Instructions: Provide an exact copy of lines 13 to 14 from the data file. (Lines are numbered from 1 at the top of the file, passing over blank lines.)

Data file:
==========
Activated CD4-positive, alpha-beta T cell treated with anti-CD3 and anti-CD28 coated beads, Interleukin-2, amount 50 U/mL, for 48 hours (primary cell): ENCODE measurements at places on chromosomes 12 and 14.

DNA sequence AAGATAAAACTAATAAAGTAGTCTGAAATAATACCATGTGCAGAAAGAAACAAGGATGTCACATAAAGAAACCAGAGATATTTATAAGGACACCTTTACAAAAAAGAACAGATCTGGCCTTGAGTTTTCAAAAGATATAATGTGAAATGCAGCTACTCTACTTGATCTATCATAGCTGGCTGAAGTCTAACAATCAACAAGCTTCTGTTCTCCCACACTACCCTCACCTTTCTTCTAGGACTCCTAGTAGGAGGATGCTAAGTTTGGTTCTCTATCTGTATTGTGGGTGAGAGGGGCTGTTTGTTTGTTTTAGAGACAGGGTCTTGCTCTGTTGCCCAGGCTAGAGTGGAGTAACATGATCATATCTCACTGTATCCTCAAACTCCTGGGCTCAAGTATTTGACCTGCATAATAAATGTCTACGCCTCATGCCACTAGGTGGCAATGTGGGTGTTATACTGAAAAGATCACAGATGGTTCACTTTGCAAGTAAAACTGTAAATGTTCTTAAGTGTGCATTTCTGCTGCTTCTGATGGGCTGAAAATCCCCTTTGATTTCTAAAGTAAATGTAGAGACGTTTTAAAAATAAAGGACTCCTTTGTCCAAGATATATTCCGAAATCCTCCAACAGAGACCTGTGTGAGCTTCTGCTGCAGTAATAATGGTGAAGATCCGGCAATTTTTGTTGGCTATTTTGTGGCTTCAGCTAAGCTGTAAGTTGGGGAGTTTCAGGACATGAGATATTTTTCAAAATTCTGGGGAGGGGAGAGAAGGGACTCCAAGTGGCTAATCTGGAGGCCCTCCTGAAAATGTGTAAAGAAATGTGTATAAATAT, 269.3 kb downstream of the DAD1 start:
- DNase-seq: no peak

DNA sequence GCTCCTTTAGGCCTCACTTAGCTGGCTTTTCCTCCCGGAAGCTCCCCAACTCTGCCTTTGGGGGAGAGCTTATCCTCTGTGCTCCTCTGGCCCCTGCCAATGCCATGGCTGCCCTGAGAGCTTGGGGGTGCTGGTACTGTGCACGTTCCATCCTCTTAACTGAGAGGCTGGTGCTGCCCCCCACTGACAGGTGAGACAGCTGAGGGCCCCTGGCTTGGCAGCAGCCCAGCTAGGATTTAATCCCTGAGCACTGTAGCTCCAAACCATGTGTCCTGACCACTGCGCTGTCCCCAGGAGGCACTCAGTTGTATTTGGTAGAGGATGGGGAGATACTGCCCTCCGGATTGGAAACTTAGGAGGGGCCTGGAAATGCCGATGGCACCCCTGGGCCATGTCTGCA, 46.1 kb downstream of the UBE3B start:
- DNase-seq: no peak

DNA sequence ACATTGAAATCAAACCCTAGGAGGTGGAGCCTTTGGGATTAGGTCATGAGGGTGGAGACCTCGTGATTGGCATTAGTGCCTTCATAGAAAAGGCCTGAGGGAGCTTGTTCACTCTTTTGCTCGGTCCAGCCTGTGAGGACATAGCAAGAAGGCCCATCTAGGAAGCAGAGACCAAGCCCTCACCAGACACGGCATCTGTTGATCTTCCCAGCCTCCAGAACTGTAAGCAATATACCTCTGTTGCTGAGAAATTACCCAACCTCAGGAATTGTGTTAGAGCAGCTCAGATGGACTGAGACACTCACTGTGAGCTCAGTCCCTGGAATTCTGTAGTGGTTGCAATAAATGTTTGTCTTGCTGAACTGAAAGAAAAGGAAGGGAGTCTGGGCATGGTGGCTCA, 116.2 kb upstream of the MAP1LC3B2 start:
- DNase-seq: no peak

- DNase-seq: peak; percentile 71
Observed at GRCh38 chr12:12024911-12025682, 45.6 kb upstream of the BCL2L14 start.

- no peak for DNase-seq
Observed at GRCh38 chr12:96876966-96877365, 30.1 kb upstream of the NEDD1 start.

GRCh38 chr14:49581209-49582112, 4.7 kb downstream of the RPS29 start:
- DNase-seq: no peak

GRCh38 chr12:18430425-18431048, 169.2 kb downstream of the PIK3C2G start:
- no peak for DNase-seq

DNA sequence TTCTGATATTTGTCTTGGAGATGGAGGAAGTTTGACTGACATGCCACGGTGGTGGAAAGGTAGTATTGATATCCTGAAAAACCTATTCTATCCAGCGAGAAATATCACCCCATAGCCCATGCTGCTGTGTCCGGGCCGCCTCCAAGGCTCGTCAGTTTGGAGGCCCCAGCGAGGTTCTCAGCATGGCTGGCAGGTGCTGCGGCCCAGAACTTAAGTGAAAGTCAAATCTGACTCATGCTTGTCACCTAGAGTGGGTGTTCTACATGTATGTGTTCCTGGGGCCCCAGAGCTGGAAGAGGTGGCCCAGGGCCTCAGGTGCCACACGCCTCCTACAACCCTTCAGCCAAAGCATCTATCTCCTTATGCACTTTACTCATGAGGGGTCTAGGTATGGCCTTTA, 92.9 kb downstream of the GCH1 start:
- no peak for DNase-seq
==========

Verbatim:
- DNase-seq: no peak

GRCh38 chr12:18430425-18431048, 169.2 kb downstream of the PIK3C2G start: